If you could sit down for a one-on-one chat with any fighter in history, who would it be?
Jack Johnson or Muhammad Ali. That Jack Johnson story of his era and his time. They’re two fascinating characters. Jack Johnson, how he lived his life, faced racism back then and the same in the Muhammad Ali era.
Former IBF 160lb champion
Muhammad Ali. Just because of how great of a man he was. For reasons inside and outside of the ring. His brilliance either side of the ropes. I would love to have met Ali.
Ex-WBO super-feather champ
There’s a lot of people to choose from, but my choice would definitely be Julio Cesar Chavez. He was my boyhood hero growing up and one of the best all-round fighters ever in terms of style and adaptability. He really could do it all in the ring. I think he’d have a good story to tell too.
Former British 168lb titlist
Personally, for me it’d have to be Mike Tyson. He was the man who made me want to be a fighter. To this day, no fighter has ever made me experience the emotions and feelings that he generated on fight day. He was a f**king phenomenal specimen. Imagine if he was fighting today – he’d be like a god.
Four-time world title challenger
For me, it’d have to be Muhammad Ali. He’s quite possibly the greatest to have ever laced up the gloves. He stood for more than just boxing. He was a worldwide icon who just oozed class and charisma. There are so many things that I’d like to ask him about.
Which amateur star did not hit the heights that you expected them to as a pro?
Frankie Gavin, just because he promised so much, he had so much skill. He was bubbling along nicely until he got beat but he never seemed to recover from that. It’s a shame really because he was an outstanding prospect and he never went on to fulfill his potential and become a world champion.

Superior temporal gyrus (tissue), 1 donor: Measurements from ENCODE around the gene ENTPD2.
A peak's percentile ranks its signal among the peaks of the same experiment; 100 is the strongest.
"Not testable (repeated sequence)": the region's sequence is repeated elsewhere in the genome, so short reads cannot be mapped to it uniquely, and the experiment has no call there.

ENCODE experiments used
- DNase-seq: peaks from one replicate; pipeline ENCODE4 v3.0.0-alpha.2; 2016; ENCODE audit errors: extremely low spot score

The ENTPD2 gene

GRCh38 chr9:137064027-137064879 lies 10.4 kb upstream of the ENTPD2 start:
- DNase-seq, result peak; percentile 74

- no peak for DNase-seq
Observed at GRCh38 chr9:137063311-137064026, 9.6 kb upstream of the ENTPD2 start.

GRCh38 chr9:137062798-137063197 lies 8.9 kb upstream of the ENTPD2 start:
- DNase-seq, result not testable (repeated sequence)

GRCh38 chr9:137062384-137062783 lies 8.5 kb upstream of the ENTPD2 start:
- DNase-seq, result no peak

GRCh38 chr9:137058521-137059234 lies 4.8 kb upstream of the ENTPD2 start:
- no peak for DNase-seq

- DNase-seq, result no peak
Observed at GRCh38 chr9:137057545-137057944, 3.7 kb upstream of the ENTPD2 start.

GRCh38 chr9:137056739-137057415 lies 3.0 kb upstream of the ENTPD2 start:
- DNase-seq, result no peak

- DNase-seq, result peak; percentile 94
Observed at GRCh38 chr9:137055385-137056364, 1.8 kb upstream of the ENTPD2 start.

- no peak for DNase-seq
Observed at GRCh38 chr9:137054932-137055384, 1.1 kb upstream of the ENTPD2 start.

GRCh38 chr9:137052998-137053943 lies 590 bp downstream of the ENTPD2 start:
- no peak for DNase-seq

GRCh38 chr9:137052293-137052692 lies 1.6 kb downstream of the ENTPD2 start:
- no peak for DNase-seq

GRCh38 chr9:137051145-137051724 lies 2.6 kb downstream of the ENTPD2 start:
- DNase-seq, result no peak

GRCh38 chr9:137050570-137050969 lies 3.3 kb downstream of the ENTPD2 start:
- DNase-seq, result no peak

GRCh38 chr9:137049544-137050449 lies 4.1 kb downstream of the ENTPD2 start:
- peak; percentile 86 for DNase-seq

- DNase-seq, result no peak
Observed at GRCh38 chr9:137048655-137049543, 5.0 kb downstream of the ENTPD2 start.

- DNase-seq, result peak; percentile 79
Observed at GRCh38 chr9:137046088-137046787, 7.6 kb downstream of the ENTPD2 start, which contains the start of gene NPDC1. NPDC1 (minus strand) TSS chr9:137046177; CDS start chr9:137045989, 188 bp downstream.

Coming from the same amateur boxing club as Audley Harrison, with the well wishes and the support for him, we always wished he’d gone on to do the lot. There was that real hope and support for him to go on and succeed.
There’s been a few over the years, but the one that sticks out for me is Istvan Kovacs from Hungary. He managed to win a WBO title in the pros, but with everything that he achieved in the amateurs, he was expected to accomplish even more. I think maybe he turned over a bit too late in the end.
Me. I won seven national titles on the bounce as an amateur. I won a Junior Olympic gold medal – some huge names have done that. I never achieved what I should’ve done as a professional. I was big at the weight so I started to rely on my brawn rather than my skills, which was a mistake.
The person who springs to mind is Frankie Gavin. He was an unbelievably talented boxer and a world-class amateur. I trained alongside him on a few England camps and I could see just how good he was. I thought he was going to have the same success in the pros as he did in the amateurs, but it didn’t work out. Sometimes that’s just the way it is. He should still be proud though.
See a never before published interview with Muhammad Ali here